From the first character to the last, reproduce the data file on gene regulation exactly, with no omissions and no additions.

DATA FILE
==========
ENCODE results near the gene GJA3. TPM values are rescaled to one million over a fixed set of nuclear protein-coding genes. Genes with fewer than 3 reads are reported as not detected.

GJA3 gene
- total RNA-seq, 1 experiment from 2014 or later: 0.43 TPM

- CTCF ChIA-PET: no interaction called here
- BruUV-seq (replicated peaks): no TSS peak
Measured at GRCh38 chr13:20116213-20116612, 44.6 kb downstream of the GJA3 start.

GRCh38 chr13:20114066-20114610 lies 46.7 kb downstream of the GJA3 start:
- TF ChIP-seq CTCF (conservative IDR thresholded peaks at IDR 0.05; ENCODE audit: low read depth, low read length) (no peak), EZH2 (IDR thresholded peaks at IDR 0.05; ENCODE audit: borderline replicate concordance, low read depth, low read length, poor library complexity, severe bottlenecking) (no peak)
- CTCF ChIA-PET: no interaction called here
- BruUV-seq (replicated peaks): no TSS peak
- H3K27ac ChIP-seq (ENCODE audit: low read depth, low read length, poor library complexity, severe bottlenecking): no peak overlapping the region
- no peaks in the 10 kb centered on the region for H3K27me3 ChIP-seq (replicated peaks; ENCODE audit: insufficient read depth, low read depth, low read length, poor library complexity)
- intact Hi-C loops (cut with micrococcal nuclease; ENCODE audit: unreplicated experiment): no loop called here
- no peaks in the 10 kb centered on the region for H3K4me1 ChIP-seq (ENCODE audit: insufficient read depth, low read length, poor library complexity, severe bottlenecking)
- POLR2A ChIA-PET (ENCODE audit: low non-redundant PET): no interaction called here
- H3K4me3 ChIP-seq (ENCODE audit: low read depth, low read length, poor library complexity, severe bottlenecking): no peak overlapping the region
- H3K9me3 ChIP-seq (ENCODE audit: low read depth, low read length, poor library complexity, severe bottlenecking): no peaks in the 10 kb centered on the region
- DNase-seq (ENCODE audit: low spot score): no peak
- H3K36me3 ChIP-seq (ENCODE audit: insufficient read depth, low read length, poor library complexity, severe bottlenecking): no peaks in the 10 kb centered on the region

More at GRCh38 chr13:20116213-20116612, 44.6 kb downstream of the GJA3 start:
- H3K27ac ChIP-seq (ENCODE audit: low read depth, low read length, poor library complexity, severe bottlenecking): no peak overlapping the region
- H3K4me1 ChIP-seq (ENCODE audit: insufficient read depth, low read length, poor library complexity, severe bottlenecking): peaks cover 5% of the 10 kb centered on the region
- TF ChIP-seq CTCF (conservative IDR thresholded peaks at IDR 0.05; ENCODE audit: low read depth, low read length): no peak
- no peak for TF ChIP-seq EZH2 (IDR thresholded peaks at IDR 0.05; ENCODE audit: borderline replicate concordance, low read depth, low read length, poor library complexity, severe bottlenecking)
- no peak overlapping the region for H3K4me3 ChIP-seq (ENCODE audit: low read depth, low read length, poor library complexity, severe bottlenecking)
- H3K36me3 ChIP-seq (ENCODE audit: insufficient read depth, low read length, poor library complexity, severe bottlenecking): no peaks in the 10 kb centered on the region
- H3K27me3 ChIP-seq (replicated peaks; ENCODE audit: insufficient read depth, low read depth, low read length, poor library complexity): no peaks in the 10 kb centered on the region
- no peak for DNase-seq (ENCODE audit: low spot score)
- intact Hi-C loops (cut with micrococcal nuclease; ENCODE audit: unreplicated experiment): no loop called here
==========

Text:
ENCODE results near the gene GJA3. TPM values are rescaled to one million over a fixed set of nuclear protein-coding genes. Genes with fewer than 3 reads are reported as not detected.

GJA3 gene
- total RNA-seq, 1 experiment from 2014 or later: 0.43 TPM

- CTCF ChIA-PET: no interaction called here
- BruUV-seq (replicated peaks): no TSS peak
Measured at GRCh38 chr13:20116213-20116612, 44.6 kb downstream of the GJA3 start.

GRCh38 chr13:20114066-20114610 lies 46.7 kb downstream of the GJA3 start:
- TF ChIP-seq CTCF (conservative IDR thresholded peaks at IDR 0.05; ENCODE audit: low read depth, low read length) (no peak), EZH2 (IDR thresholded peaks at IDR 0.05; ENCODE audit: borderline replicate concordance, low read depth, low read length, poor library complexity, severe bottlenecking) (no peak)
- CTCF ChIA-PET: no interaction called here
- BruUV-seq (replicated peaks): no TSS peak
- H3K27ac ChIP-seq (ENCODE audit: low read depth, low read length, poor library complexity, severe bottlenecking): no peak overlapping the region
- no peaks in the 10 kb centered on the region for H3K27me3 ChIP-seq (replicated peaks; ENCODE audit: insufficient read depth, low read depth, low read length, poor library complexity)
- intact Hi-C loops (cut with micrococcal nuclease; ENCODE audit: unreplicated experiment): no loop called here
- no peaks in the 10 kb centered on the region for H3K4me1 ChIP-seq (ENCODE audit: insufficient read depth, low read length, poor library complexity, severe bottlenecking)
- POLR2A ChIA-PET (ENCODE audit: low non-redundant PET): no interaction called here
- H3K4me3 ChIP-seq (ENCODE audit: low read depth, low read length, poor library complexity, severe bottlenecking): no peak overlapping the region
- H3K9me3 ChIP-seq (ENCODE audit: low read depth, low read length, poor library complexity, severe bottlenecking): no peaks in the 10 kb centered on the region
- DNase-seq (ENCODE audit: low spot score): no peak
- H3K36me3 ChIP-seq (ENCODE audit: insufficient read depth, low read length, poor library complexity, severe bottlenecking): no peaks in the 10 kb centered on the region

More at GRCh38 chr13:20116213-20116612, 44.6 kb downstream of the GJA3 start:
- H3K27ac ChIP-seq (ENCODE audit: low read depth, low read length, poor library complexity, severe bottlenecking): no peak overlapping the region
- H3K4me1 ChIP-seq (ENCODE audit: insufficient read depth, low read length, poor library complexity, severe bottlenecking): peaks cover 5% of the 10 kb centered on the region
- TF ChIP-seq CTCF (conservative IDR thresholded peaks at IDR 0.05; ENCODE audit: low read depth, low read length): no peak
- no peak for TF ChIP-seq EZH2 (IDR thresholded peaks at IDR 0.05; ENCODE audit: borderline replicate concordance, low read depth, low read length, poor library complexity, severe bottlenecking)
- no peak overlapping the region for H3K4me3 ChIP-seq (ENCODE audit: low read depth, low read length, poor library complexity, severe bottlenecking)
- H3K36me3 ChIP-seq (ENCODE audit: insufficient read depth, low read length, poor library complexity, severe bottlenecking): no peaks in the 10 kb centered on the region
- H3K27me3 ChIP-seq (replicated peaks; ENCODE audit: insufficient read depth, low read depth, low read length, poor library complexity): no peaks in the 10 kb centered on the region
- no peak for DNase-seq (ENCODE audit: low spot score)
- intact Hi-C loops (cut with micrococcal nuclease; ENCODE audit: unreplicated experiment): no loop called here